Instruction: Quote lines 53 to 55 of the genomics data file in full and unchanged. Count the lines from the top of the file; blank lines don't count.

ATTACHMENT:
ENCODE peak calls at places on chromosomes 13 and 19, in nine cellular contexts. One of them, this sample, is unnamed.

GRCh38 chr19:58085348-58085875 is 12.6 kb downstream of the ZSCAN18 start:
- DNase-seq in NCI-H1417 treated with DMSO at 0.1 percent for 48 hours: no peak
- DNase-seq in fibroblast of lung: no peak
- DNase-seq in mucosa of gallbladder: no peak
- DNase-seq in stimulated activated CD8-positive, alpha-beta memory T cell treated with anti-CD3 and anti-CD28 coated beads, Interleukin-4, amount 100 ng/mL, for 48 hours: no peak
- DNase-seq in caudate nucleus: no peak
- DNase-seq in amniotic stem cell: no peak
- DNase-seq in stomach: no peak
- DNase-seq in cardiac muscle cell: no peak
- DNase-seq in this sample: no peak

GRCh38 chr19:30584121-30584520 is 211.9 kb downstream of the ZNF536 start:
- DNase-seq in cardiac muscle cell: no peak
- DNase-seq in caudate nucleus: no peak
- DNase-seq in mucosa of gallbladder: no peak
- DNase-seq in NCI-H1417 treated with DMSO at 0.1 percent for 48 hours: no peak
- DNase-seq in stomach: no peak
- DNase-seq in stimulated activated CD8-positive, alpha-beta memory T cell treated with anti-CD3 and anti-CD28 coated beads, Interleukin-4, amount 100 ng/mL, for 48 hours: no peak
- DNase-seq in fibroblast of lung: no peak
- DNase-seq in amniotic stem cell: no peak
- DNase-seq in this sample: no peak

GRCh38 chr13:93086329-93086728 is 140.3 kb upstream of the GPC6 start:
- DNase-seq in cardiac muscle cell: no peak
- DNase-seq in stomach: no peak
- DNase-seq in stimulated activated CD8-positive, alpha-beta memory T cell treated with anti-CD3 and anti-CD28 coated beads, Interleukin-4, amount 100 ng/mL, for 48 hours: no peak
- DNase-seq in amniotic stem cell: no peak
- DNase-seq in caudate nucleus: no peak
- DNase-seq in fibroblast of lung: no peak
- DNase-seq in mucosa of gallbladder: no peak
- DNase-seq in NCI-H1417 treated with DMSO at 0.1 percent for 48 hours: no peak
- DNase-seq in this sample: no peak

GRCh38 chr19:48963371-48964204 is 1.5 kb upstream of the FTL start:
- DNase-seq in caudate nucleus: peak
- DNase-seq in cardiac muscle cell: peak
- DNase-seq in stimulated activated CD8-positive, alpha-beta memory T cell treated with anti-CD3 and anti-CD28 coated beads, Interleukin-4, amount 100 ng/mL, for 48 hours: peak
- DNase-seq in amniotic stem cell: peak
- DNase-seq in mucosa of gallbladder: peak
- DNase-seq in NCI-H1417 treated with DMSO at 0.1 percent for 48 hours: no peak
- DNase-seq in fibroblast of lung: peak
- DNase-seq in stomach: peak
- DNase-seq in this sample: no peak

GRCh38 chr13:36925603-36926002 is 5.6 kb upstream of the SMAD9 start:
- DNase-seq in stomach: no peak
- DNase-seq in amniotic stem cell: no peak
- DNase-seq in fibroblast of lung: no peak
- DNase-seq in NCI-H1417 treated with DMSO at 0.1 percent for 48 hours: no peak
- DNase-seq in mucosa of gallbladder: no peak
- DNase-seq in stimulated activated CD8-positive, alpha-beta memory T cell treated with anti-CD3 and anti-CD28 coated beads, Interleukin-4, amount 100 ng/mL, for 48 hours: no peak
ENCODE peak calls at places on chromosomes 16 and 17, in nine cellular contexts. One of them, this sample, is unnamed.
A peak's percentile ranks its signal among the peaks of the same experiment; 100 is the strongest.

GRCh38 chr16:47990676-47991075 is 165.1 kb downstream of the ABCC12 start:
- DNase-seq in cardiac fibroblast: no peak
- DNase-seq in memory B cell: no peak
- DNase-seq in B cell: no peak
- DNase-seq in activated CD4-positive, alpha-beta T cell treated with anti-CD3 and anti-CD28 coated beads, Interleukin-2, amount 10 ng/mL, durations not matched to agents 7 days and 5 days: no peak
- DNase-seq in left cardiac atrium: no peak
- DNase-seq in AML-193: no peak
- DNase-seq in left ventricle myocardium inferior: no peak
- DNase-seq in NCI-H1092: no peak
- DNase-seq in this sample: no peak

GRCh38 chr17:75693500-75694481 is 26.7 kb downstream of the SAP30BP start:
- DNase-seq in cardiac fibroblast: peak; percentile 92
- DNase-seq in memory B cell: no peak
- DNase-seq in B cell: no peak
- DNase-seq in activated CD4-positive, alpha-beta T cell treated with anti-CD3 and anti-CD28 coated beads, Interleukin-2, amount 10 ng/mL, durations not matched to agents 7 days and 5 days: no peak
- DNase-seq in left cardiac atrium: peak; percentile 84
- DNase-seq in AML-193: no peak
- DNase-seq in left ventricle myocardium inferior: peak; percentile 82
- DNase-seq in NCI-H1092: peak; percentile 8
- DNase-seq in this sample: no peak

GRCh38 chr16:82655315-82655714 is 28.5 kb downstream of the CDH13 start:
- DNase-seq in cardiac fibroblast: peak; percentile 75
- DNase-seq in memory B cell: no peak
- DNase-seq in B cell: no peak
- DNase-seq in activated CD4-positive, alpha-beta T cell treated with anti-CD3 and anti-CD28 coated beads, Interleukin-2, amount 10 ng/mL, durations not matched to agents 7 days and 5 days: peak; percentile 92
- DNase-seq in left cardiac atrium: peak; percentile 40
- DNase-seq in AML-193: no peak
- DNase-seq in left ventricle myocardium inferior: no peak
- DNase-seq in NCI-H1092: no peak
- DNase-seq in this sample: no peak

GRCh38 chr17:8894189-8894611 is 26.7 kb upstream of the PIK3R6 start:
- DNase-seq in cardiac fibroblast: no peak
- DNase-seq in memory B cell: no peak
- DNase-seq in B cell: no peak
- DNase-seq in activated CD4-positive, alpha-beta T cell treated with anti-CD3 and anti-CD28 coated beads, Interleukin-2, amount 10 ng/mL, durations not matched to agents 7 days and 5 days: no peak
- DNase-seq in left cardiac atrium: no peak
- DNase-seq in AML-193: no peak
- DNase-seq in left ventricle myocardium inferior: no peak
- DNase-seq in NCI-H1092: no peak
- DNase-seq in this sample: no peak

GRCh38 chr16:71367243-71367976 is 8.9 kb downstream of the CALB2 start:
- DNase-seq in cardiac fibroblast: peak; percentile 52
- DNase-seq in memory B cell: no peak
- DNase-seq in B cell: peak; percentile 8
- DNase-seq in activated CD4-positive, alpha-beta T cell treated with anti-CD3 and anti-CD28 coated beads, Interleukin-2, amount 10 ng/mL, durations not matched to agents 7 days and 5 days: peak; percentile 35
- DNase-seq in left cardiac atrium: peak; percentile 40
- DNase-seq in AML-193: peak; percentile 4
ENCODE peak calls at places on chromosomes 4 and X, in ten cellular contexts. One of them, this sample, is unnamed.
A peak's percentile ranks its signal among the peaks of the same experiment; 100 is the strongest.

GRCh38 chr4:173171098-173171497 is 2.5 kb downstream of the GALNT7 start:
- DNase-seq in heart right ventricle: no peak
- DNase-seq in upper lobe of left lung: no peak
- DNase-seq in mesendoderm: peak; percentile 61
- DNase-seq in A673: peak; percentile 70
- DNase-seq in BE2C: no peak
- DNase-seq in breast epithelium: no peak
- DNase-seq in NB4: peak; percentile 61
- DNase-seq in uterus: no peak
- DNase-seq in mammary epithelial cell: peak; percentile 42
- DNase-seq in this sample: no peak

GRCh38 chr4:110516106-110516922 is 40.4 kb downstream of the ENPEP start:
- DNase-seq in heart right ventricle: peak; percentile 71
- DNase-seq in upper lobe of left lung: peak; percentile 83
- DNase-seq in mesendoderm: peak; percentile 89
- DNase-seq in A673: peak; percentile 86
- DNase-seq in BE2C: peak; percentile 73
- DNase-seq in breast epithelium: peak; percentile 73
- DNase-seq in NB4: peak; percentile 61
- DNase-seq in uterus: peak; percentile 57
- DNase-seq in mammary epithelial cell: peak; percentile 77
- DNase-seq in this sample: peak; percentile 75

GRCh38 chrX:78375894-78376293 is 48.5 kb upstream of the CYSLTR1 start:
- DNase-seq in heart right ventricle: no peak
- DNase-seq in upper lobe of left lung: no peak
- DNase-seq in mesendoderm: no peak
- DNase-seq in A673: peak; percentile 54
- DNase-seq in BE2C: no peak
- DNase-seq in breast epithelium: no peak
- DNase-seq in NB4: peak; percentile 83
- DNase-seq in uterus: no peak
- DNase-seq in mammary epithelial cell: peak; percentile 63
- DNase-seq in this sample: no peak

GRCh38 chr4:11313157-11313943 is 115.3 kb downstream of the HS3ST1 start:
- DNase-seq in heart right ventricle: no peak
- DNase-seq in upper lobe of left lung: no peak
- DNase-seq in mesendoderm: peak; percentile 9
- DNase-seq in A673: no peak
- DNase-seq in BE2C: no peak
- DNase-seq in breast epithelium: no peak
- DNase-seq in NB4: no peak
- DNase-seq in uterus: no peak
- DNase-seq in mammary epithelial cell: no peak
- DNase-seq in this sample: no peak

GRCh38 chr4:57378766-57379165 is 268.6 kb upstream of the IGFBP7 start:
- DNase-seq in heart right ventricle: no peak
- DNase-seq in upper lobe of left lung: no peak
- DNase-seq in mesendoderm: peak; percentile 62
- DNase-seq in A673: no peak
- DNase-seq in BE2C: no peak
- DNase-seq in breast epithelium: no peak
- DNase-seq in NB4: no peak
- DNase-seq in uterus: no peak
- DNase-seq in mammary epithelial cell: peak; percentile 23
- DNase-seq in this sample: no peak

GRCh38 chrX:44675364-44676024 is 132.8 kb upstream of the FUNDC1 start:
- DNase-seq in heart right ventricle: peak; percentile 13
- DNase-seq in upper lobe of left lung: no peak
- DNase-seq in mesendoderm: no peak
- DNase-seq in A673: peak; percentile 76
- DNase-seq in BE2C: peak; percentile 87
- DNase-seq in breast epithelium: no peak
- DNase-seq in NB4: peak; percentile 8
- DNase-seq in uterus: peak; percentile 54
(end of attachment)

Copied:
- DNase-seq in memory B cell: no peak
- DNase-seq in B cell: no peak
- DNase-seq in activated CD4-positive, alpha-beta T cell treated with anti-CD3 and anti-CD28 coated beads, Interleukin-2, amount 10 ng/mL, durations not matched to agents 7 days and 5 days: no peak